Ancient Greece gave us name for economics, whilst combining names oikos (house) and nomos (custom or law), hence "rules of the house(hold)." Latvian name tautsaimniecība ethimologically derives from the Greek economia, but it is applied not to the household but to "the rules of the running the nation (tauta -nation in Latvian)". This is a direct influence of the 19th century romantic national movements. The name itself seems harmless, but if one should define the rules of running the nation then one stumbles on problem defining what the nation really is? Anyhow, the name tautsaimniecība is not used thus often anymore and instead the name ekonomika is widely used today, and Latvian economic situation is in dire straits, so even the Latvian TV weekly "Kas notiek Latvijā?" show devoted its season's opening emission to the problems of Latvia's spiralling inflation. Referring to the title of this blog entry I purposfully paraphrased a phrase first used by the 1992 Bill Clinton election campaign stretegist James Carville. The reason why I paraphrased the omenous phrase is the ironic present situation in Latvia, when regardless of the economy out of balance the government is working only with half measures and does not comprehend serioussness of the present situation.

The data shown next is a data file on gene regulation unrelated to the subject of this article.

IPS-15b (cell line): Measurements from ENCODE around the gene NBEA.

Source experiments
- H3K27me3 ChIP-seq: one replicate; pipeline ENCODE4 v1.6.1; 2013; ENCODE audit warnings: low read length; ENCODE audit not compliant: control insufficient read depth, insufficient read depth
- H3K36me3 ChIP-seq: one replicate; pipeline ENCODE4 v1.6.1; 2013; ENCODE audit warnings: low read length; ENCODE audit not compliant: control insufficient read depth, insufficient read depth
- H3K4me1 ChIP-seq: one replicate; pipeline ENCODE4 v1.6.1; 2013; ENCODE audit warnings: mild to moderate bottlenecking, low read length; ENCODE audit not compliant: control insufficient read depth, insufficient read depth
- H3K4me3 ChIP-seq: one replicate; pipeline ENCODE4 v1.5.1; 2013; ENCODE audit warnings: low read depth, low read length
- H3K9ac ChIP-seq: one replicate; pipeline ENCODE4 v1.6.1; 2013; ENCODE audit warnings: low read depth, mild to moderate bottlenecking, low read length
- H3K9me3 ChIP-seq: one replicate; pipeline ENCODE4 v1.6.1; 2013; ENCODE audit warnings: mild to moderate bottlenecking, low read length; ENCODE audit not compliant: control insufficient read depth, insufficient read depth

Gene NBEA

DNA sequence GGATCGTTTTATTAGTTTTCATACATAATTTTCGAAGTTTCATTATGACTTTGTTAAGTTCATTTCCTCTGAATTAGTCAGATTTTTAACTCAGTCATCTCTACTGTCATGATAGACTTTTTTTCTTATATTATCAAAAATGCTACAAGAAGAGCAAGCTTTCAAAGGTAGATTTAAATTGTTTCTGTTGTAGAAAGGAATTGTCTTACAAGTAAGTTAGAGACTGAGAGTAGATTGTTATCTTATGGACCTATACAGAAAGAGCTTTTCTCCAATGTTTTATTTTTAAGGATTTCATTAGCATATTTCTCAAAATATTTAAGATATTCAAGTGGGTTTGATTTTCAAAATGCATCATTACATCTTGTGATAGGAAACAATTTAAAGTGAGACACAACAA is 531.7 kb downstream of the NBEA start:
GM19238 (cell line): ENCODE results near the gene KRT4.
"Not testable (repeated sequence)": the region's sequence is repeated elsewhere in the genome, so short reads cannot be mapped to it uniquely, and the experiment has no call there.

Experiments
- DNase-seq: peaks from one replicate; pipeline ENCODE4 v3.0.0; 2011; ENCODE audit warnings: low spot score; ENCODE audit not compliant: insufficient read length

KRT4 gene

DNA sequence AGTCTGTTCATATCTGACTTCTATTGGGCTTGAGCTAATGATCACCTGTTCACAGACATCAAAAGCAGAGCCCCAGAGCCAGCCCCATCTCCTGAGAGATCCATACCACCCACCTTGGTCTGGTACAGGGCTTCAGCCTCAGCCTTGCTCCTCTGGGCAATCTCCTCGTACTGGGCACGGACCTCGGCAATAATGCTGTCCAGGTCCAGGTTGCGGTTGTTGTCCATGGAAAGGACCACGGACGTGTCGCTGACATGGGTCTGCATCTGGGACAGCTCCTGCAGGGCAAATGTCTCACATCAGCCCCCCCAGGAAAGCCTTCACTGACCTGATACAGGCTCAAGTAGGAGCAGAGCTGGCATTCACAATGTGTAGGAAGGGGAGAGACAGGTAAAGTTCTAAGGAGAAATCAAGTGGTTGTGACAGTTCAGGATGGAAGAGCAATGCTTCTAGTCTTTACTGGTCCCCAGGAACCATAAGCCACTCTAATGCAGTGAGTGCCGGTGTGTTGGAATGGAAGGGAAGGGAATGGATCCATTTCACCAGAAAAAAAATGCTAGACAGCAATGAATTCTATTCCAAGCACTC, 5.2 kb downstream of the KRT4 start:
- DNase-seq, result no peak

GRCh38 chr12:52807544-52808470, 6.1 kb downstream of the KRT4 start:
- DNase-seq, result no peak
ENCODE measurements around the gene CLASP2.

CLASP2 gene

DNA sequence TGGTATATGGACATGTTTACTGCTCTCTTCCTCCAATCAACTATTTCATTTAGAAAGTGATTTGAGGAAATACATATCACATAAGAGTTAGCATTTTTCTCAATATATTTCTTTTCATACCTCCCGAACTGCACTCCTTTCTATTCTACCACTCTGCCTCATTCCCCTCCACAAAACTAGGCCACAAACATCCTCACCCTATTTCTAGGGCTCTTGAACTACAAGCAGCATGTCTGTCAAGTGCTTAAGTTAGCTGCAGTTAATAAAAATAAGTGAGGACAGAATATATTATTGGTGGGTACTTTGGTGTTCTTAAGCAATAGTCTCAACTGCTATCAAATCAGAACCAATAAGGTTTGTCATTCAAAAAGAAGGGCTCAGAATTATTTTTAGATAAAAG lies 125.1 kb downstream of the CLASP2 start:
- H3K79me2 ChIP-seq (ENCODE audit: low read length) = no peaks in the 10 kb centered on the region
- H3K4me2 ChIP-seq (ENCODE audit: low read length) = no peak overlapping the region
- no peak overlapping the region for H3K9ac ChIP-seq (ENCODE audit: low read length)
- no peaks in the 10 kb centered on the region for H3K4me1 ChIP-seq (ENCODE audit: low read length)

The show did not reveal anything new except the good hint by Mr Alfs Vanags. The state secretary from the Ministry of Finance, Mrs Irēna Krūmane declared that the Latvian executive honestly wishes to finish this years budget without a deficit. While bringing out the example of the governmnt's anti inflationary measures she confessed that the Ministry of Finance has cut basic expenses by some meagre Ls 10 million, and asked other ministries to follow her example. In the meantime, the numbers presented are ridiculously small, and usually for ministries to cut their expenses political will is needed, and here we must speak about the role of the PM again, which is questionable at most to be least ironic. That was the major reason, why Mr Alf Vanags hinted that the privatization of Lattelecom 30% or smth. state shares was performed in hurry for probably covering gaping hole of the 2007 budget deficit (on of the reprimands of the EU ECOFIN Commissioner Joaquin Almunia). It means that there is still no cutting of red tape and as far Latvian public administration is concerned it still stays underpaid, unreformed and struggling with the shortage of qualified workforce, unfortunately.
In the meantime The Post of Latvia Plc. is struggling. The trade union is negotiating the demand for doubling postmen salaries, but the PM has said that the government would not subsidise the fledling company, smth. good at least. Aivars Ozoliņš (columnist of the daily Diena) described the whole affair in today's issue (http://www.vdiena.lv/lat/politics/printed/aivars_ozolinjsh_sareguleetaaji ) and correctly concludes, that the management style of Latvian Transport Supremo, Mr Šlesers is questionable. Spending hundreds of thousands on the Postal News newspaper prior elections served the First Christian party well, they were elected and are part of the governing coalition today. However, I do not even touch the issue of morals here:). In the meantime the very bad sign is that the Post of Latvia has the monopoly rights to deliver the postal services in Latvia, and therefore, while simply closing deliveries to the unprofitable rural post offices the Post of Latvia endangers basic freedom of the press.